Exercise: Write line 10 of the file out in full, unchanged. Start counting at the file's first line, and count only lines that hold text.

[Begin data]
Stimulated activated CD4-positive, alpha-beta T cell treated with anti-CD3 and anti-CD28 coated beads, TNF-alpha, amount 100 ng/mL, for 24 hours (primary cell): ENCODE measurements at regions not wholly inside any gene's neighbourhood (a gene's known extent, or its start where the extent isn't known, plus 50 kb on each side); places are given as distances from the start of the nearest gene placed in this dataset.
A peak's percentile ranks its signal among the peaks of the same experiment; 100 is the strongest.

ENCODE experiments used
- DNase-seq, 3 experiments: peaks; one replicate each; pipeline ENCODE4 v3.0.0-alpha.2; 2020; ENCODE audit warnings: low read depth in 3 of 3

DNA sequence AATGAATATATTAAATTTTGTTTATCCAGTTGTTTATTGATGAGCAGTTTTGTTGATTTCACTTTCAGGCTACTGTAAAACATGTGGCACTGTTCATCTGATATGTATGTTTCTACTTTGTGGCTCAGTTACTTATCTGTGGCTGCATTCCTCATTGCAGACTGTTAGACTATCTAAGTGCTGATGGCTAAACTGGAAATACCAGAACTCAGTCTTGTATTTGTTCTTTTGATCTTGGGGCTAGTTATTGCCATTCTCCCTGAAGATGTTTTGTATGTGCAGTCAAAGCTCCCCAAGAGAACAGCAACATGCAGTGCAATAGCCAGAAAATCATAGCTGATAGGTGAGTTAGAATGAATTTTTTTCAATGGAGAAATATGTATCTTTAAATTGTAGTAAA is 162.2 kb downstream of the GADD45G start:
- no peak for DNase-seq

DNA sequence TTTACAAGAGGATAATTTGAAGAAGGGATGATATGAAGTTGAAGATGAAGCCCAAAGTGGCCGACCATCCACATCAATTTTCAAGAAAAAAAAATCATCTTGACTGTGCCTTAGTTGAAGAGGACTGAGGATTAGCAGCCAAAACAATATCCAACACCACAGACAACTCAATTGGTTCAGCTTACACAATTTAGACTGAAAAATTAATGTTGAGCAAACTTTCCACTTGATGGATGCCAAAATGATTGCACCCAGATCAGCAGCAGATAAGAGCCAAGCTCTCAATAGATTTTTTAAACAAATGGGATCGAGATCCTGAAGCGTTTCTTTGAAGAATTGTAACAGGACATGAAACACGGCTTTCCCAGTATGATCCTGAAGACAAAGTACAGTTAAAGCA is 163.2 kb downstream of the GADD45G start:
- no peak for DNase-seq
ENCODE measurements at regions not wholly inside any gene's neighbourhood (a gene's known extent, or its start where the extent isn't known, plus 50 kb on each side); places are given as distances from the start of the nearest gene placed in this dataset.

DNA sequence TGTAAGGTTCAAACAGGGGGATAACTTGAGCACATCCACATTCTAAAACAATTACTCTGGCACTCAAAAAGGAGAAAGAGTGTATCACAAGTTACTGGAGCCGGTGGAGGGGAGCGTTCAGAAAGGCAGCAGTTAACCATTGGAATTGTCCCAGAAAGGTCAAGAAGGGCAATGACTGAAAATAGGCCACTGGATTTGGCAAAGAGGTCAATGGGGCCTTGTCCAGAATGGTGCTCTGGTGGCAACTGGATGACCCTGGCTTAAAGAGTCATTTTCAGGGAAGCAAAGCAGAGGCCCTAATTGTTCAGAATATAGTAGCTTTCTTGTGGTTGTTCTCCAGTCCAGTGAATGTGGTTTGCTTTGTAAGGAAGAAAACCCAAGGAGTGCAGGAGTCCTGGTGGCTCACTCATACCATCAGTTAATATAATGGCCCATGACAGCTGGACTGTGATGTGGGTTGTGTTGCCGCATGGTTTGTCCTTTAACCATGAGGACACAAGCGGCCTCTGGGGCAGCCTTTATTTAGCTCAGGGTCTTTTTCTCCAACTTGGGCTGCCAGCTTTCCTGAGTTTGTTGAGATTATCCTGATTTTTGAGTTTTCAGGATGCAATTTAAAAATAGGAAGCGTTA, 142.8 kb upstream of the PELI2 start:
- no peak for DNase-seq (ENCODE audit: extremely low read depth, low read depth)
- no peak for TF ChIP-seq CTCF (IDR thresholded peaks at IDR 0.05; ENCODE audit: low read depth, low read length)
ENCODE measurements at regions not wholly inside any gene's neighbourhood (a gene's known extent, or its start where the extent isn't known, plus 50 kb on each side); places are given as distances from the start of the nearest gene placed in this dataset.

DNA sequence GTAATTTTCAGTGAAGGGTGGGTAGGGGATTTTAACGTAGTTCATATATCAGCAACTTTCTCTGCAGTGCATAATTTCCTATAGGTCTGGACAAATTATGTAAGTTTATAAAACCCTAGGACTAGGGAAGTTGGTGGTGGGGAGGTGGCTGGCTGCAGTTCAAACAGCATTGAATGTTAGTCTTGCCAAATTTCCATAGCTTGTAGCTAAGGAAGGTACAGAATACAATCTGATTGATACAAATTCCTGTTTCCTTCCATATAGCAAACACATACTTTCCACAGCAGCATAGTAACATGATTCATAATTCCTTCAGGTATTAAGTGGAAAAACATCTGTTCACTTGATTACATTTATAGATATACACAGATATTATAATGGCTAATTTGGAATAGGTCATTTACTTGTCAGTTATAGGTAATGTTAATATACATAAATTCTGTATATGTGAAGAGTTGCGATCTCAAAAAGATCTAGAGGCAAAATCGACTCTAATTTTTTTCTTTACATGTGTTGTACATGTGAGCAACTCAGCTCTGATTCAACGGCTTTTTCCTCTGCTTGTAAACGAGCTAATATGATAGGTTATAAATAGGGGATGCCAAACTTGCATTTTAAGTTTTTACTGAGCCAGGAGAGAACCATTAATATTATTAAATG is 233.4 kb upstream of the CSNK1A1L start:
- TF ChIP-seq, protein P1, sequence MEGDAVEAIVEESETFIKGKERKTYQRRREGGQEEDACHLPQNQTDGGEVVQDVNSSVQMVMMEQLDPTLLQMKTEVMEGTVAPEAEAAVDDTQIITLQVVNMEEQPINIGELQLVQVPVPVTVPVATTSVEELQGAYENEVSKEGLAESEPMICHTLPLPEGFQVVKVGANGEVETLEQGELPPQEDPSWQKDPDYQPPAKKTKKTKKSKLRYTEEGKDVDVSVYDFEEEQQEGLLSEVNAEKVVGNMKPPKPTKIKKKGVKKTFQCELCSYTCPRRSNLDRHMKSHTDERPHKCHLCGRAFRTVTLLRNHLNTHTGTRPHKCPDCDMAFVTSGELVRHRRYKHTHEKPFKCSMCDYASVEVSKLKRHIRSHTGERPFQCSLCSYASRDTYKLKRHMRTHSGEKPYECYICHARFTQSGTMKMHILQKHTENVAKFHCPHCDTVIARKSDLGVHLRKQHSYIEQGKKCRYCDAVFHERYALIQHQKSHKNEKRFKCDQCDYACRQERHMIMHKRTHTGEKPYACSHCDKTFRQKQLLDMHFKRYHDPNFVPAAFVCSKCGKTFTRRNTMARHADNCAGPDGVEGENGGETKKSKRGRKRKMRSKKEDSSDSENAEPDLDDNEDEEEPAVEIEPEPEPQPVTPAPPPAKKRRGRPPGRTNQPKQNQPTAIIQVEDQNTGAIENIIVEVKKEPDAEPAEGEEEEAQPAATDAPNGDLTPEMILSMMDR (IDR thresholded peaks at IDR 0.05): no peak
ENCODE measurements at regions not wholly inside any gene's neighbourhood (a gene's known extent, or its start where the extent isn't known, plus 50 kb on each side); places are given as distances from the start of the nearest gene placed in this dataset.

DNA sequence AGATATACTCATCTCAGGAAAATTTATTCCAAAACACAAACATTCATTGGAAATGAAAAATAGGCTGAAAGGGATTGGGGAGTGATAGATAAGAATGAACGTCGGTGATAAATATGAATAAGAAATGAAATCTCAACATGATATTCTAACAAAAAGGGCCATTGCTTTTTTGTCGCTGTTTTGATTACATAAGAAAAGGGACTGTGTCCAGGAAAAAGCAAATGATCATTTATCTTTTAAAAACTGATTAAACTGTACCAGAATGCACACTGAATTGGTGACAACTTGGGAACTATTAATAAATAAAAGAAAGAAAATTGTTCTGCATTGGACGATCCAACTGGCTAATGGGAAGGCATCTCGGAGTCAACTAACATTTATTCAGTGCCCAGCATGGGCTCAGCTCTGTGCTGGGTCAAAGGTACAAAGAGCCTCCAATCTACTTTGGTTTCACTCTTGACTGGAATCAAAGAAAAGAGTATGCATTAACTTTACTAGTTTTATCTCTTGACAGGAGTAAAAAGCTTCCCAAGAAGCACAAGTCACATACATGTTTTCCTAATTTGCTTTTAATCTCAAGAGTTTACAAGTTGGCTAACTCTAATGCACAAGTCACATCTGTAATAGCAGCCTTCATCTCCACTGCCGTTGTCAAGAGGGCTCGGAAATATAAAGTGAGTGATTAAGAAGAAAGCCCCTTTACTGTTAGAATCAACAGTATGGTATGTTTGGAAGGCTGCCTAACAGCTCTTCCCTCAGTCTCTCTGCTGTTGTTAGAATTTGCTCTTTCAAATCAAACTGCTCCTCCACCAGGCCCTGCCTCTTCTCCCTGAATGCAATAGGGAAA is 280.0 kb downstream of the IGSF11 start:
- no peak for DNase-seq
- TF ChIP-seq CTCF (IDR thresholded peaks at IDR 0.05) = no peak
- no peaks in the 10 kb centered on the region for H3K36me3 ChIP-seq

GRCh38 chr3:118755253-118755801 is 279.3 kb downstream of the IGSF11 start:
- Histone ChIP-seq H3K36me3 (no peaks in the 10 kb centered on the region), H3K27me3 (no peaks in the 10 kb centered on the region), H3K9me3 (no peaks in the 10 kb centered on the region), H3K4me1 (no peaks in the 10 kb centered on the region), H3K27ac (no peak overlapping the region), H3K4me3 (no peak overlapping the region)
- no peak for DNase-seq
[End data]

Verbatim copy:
DNA sequence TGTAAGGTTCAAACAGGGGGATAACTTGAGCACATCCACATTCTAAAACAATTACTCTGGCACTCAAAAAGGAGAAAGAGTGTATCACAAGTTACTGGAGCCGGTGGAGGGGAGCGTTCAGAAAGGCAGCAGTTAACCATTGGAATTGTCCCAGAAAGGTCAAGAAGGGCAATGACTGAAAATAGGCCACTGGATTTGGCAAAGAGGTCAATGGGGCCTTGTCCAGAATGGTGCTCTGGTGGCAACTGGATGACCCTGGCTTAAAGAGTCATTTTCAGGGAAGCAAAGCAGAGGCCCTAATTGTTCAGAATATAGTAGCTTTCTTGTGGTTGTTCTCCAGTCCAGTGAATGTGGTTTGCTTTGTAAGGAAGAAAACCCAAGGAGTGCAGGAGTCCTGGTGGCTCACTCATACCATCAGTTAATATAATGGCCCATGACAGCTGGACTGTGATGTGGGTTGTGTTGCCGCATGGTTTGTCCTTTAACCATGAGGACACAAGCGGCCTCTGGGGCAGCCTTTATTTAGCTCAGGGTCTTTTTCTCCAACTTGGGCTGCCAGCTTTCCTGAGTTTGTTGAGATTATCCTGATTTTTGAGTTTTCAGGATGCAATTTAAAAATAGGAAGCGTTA, 142.8 kb upstream of the PELI2 start: